# Tag Info

0

The numbers you've quoted describe the pull of gravity Mars and Earth have on objects at their surfaces. This is based on both their mass and their volume. If you somehow squashed Mars down from its current size to half its radius (one eighth of its volume), that would increase its surface gravity by a factor of four, because its surface would be closer to ...

6

Firstly, orbital trajectories don't really depend on the mass of the orbiting object as long as the body they orbit (in this case the Sun) doesn't move. The force of gravity is: $$F = G\frac{m_1 m_2}{r²}$$ And the acceleration experienced by the orbiting object is: $$a = \frac{F}{m_2}$$ But combining them, we see that the acceleration is independent of the ...

6

There is a quite importand difference: Your vestibular apparatus (the natural accelerometer in your ears) works in the swimming pool exactly as usual. You are able to tell up and down. You will not get motion sickness. Other differences include: Your body is not perfectly homogenous in regard to density, so you will have some equilibrium posture and some ...

26

No. Water supports your body by applying pressure to your skin, with a bit higher pressure on the bottom due to being deeper. This supports the body as a whole quite nicely, but all of your insides are subject to the same forces as if you are lying on a very soft mattress under full gravity. Thus, for example, the heart still needs to exert the same effort ...

1

There isn't a qualitative difference between the two situations you've presented, only quantitative. (And neither one can meaningfully be called "artificial" - both situations are real microgravity, as explained in other answers. You might apply "artificial" to astronaut training neutral-buoyancy tanks (although it seems that the usual ...

1

Supplemental answer: Being the sticlker that I am I can not remain silent any longer. tl;dr: There are billions of billions of points in the universe with zero gravitational acceleration! While each answer includes some form of the "gravity is everywhere because it never ends" (i.e. $1/r^2$ never goes to zero so everything pulls on everything) I ...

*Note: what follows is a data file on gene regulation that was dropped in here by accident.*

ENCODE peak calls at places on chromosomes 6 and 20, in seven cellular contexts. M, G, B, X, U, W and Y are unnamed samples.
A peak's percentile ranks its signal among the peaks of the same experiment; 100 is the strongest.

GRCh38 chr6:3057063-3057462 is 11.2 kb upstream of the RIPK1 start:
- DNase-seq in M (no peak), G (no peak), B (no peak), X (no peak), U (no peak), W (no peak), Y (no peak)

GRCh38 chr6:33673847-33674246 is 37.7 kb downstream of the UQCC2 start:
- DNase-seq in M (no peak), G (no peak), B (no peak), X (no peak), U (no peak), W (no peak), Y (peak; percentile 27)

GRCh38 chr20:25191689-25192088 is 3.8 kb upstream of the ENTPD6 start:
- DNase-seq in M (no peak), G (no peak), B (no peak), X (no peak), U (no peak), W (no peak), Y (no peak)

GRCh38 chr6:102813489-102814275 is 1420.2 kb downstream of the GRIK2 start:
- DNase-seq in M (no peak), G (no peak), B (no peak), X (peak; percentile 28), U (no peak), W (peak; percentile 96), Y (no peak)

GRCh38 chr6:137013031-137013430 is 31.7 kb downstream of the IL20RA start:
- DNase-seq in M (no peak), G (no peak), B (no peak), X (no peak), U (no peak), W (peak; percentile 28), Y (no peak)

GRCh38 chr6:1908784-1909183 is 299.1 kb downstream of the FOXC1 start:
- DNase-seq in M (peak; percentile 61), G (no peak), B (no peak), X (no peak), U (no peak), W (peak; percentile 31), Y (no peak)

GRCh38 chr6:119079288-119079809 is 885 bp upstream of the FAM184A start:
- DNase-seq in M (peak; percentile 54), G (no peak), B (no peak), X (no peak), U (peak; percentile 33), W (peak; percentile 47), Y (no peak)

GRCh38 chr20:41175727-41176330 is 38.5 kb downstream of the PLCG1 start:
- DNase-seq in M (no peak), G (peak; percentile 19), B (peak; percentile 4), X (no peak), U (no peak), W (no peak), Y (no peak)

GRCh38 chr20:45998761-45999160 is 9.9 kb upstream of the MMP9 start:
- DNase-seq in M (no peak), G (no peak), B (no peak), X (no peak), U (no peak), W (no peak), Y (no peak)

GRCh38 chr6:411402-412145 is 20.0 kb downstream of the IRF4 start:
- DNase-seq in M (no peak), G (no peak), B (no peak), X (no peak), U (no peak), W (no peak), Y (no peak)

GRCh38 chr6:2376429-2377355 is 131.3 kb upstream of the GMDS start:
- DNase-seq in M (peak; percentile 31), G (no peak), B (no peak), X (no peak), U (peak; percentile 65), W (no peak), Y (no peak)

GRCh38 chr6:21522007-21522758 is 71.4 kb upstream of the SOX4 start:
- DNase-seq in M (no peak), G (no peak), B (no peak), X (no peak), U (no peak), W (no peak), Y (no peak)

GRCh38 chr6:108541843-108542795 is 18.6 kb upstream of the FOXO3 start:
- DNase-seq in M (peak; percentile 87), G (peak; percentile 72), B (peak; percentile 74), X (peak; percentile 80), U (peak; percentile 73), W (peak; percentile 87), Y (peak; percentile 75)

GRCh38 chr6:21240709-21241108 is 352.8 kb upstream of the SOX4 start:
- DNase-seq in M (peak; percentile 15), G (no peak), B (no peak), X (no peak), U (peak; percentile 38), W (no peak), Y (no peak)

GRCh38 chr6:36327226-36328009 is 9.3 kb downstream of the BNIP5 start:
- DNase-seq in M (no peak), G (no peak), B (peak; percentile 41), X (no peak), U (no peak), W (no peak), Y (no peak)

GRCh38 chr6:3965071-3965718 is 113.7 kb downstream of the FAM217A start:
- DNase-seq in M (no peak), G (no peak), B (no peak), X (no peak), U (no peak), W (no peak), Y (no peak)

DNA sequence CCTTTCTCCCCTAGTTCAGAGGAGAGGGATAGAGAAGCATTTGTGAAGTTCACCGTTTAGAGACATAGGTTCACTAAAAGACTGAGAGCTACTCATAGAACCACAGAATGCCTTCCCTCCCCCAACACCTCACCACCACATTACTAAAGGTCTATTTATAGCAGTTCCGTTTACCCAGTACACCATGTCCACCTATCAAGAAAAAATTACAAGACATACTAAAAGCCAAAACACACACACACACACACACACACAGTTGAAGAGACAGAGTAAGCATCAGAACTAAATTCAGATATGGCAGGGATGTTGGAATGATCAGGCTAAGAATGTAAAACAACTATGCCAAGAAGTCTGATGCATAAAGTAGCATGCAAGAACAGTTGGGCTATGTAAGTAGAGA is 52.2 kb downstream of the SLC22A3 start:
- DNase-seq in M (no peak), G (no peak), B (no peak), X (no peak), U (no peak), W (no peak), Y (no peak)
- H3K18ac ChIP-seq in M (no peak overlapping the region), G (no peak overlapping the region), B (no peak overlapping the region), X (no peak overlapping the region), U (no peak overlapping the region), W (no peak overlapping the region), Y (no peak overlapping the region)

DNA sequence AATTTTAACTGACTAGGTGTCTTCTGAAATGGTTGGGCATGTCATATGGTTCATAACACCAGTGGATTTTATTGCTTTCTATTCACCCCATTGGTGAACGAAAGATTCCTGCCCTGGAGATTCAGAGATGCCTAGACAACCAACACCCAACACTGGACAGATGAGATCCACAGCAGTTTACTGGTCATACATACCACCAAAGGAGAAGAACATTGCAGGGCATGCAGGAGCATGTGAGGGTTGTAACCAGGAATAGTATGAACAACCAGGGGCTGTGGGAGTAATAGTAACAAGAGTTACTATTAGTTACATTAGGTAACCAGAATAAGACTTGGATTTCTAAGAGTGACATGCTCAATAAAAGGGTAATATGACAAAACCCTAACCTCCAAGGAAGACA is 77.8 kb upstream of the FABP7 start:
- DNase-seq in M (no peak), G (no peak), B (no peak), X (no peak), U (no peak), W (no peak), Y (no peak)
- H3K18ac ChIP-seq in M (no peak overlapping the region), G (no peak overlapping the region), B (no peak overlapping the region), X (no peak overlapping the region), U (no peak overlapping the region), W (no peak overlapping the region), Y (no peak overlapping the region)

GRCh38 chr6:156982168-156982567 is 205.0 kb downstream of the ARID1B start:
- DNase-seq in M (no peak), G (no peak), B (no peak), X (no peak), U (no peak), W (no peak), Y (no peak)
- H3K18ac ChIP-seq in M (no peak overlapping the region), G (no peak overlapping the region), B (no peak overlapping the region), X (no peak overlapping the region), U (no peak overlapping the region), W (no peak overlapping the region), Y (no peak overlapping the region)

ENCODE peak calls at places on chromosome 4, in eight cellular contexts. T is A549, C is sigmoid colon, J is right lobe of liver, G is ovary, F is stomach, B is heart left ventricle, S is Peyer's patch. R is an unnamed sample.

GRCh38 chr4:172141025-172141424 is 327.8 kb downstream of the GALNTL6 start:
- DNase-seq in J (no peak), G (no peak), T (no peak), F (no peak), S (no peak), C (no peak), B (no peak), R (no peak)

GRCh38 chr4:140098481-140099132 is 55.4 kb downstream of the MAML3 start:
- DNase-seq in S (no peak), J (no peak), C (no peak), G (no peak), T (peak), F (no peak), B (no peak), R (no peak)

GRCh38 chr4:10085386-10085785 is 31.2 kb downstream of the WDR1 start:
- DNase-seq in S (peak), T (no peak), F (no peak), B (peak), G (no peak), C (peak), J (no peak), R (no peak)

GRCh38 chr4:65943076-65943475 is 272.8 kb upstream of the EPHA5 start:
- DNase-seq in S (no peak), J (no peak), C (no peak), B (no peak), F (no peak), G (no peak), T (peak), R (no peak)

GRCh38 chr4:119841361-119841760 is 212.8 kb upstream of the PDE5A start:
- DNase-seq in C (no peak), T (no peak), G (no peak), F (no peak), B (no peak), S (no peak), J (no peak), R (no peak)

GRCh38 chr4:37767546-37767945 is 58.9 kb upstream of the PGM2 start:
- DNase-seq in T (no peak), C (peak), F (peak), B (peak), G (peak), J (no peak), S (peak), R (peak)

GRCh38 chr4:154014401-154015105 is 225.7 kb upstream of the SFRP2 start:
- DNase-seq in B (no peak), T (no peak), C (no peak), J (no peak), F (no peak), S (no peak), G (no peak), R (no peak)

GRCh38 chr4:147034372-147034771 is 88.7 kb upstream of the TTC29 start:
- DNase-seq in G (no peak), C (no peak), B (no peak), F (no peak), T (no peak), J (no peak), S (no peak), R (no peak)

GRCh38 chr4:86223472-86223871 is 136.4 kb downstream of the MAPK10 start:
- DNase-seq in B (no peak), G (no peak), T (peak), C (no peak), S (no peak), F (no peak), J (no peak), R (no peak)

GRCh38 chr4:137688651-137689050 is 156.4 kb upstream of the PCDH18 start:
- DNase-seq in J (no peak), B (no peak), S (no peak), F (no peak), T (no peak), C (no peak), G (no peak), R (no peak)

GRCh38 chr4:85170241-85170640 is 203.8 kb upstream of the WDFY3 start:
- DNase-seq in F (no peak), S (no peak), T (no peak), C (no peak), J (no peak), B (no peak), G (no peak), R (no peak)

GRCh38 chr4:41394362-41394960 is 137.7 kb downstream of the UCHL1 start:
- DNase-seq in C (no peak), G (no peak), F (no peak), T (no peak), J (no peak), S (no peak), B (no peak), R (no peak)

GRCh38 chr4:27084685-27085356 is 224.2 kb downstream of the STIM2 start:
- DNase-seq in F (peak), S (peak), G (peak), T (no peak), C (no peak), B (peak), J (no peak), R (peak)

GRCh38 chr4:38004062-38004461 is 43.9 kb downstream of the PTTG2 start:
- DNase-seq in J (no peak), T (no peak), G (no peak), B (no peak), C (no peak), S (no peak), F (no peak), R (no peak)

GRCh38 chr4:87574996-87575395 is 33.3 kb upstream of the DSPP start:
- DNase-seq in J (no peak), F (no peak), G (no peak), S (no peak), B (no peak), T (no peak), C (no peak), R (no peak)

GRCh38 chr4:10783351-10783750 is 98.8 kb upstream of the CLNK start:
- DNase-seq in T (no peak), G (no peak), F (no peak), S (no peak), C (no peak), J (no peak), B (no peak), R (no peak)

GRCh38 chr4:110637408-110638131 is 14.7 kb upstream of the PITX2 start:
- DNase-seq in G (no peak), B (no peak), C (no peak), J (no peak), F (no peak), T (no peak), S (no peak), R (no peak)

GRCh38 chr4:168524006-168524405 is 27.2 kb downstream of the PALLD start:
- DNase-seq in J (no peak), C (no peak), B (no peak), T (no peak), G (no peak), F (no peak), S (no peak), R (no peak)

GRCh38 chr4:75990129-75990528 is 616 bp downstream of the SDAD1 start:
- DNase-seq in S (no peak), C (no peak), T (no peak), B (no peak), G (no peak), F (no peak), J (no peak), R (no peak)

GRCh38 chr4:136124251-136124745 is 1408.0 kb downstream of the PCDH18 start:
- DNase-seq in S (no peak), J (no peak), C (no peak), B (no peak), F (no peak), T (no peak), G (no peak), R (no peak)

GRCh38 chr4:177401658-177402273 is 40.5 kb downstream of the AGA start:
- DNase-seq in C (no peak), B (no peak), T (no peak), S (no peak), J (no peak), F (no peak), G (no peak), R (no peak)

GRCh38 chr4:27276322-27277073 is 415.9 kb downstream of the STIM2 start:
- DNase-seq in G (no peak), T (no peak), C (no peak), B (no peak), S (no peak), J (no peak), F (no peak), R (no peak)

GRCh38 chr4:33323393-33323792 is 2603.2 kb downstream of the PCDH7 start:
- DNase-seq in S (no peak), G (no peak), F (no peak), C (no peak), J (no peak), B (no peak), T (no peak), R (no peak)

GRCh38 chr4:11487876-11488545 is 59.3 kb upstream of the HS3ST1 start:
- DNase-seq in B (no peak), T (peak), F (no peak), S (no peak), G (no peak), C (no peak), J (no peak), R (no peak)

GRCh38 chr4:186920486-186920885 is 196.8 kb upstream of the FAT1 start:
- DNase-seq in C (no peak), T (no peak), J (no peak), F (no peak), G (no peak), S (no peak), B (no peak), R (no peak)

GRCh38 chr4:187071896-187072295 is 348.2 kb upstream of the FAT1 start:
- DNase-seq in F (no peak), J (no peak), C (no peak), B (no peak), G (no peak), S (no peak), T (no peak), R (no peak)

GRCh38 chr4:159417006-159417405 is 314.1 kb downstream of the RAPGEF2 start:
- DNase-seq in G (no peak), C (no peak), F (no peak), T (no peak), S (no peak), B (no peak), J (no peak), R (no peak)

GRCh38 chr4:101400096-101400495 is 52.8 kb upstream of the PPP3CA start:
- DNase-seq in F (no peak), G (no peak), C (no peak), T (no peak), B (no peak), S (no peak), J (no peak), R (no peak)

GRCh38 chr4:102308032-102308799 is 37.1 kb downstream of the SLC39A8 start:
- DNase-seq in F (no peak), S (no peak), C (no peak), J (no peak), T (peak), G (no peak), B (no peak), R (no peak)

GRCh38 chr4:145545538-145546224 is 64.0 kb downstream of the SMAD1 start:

1

Or more precisely isn't it similar to the zero-gravity created by those big zero-g airplanes Yes, it's identical Note that you use the phrase: artificial zero-gravity There is no such thing as "artificial zero-gravity". It's a meaningless phrase. Note that you use the phrase: zero-gravity There is no such things as zero-gravity. Pilots etc. ...

5

It is exactly the same zero gravity as you experience in a plane paraboling to Earth. It 's a bit different from the gravity you experience in far-from-mass gravity in outer space though. In the ISS gravity is nearly zero at every point. But not precisley (though it is not easy toy measure if not impossible). There is always a gradient giving rise to tidal ...

76

Gravity is everywhere. There is never any actual true "zero gravity" in the universe. But if you're in freefall - meaning following gravity's pull rather than resisting it, or being blocked from following it (by the floor, your nearby planet, spaceship walls as it thrusts, or whatever) - you don't feel it, and that's the thing we call "...

8

The right way to think about it is that, always and everywhere, weightlessness is the "artificial" kind. It is certainly true that the gravitational field is very weak far from any masses, but on the way to the moon the astronauts were coasting in free fall so it made no difference to their experience what the gravitational field strength was. Even ...

26

Gravity has infinite range, so there is nowhere in the universe where you can be free from its influence. Sure, there are places such as supervoids where the influence of gravity will be very little, but there's nowhere where it is absent entirely. The day to day experience of 'gravity' - the feeling of standing on the surface of a planet - isn't really the ...

53

This is a point worth emphasizing: When you dive off a high dive, or go on a free fall ride at an amusement park, or fly on Virgin Galactic, you are experiencing weightlessness in exactly the same way as the astronauts on the ISS. At the height of the ISS, the earth's gravity is about 90% of what it is at sea level. You could launch a rocket straight up and ...

-2

Virgin Galactic's flights are sub-orbital and pass below the Kármán line (about 100 km up), so technically the passengers don't qualify as astronauts in space, but while they experience weightlessness, this is a consequence of the trajectory of their spacecraft rather than them being unaffected by Earths gravity. The force of gravity on the occupants of ...

33

Yes, for a few minutes. It is similar to what is done in a zero gravity airplane flight, but a longer period of time. Also, orbital weightlessness is basically the same thing, the spacecraft and you are falling at the same rate.

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